Bipolar disorder is characterised by extreme mood swings. These can range from extreme highs (mania) to extreme lows (depression). Episodes of mania and depression often last for several weeks or months.
During a period of depression, your symptoms may include:
feeling sad, hopeless or irritable most of the time
difficulty concentrating and remembering things
loss of interest in everyday activities
feelings of emptiness or worthlessness
feelings of guilt and despair
feeling pessimistic about everything
lack of appetite
waking up early
The manic phase of bipolar disorder may include:
feeling very happy, elated or overjoyed
talking very quickly
feeling full of energy
feeling full of great new ideas and having important plans
being easily distracted
being easily irritated or agitated
being delusional, having hallucinations and disturbed or illogical thinking
not feeling like sleeping
doing things that often have disastrous consequences – such as spending large sums of money on expensive and sometimes unaffordable items
making decisions or saying things that are out of character and that others see as being risky or harmful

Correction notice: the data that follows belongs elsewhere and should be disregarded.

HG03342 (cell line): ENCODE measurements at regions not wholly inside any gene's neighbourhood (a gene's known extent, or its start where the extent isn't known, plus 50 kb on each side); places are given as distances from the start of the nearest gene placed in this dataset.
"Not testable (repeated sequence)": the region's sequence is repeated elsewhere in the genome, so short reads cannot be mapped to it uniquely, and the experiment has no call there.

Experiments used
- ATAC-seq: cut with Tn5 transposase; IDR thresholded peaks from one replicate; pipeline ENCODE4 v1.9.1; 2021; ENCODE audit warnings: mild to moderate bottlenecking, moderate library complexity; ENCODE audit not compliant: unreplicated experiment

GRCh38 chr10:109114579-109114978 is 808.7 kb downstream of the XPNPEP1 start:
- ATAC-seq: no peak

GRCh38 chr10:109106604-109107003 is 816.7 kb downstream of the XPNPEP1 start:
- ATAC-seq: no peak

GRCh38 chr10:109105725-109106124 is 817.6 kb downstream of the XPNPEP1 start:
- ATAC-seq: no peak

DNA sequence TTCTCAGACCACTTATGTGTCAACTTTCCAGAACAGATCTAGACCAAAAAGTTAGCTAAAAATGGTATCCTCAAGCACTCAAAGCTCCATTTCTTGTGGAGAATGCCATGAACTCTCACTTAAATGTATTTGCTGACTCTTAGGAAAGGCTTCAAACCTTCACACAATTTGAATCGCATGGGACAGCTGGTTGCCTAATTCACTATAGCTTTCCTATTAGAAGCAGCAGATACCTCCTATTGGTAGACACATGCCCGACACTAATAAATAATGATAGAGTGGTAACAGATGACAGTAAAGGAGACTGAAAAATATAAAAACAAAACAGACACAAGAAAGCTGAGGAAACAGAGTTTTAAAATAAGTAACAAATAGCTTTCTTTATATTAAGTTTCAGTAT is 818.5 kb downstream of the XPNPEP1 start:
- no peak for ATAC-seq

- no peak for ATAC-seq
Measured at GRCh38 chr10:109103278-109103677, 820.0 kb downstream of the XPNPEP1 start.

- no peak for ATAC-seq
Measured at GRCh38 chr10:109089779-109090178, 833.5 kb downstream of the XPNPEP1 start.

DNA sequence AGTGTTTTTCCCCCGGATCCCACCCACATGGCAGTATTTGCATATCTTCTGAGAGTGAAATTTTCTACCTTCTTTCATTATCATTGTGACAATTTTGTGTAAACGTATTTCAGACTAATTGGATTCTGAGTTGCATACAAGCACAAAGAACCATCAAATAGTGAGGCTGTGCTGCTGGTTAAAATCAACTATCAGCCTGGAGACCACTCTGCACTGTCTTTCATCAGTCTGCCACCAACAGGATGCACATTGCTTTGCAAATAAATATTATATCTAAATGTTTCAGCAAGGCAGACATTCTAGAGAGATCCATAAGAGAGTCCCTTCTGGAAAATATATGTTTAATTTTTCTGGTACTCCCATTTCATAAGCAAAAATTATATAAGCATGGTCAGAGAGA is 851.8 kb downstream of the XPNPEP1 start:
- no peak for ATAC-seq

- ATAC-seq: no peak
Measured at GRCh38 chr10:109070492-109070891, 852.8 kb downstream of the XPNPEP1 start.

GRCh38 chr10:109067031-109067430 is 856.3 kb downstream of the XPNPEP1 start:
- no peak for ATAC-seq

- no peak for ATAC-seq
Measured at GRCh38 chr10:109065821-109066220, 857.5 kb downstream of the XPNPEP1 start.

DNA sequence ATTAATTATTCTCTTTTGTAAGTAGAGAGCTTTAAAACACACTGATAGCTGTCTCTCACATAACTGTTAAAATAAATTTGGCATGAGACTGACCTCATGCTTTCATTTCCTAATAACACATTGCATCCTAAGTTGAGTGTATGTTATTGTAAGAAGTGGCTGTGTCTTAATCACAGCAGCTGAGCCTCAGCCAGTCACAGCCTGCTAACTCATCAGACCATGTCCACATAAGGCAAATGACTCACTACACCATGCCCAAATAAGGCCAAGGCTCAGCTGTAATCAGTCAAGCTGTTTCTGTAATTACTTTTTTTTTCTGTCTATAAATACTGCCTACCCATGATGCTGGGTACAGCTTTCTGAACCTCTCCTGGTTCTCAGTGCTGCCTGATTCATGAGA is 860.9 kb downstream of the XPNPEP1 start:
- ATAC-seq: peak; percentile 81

Patterns of depression and mania
If you have bipolar disorder, you may have episodes of depression more regularly than episodes of mania, or vice versa.
Between episodes of depression and mania, you may sometimes have periods where you have a “normal” mood.
The patterns aren’t always the same and some people may experience:
rapid cycling – where a person with bipolar disorder repeatedly swings from a high to low phase quickly without having a “normal” period in between
mixed state – where a person with bipolar disorder experiences symptoms of depression and mania together; for example, overactivity with a depressed mood
If your mood swings last a long time but aren’t severe enough to be classed as bipolar disorder, you may be diagnosed with cyclothymia (a mild form of bipolar disorder).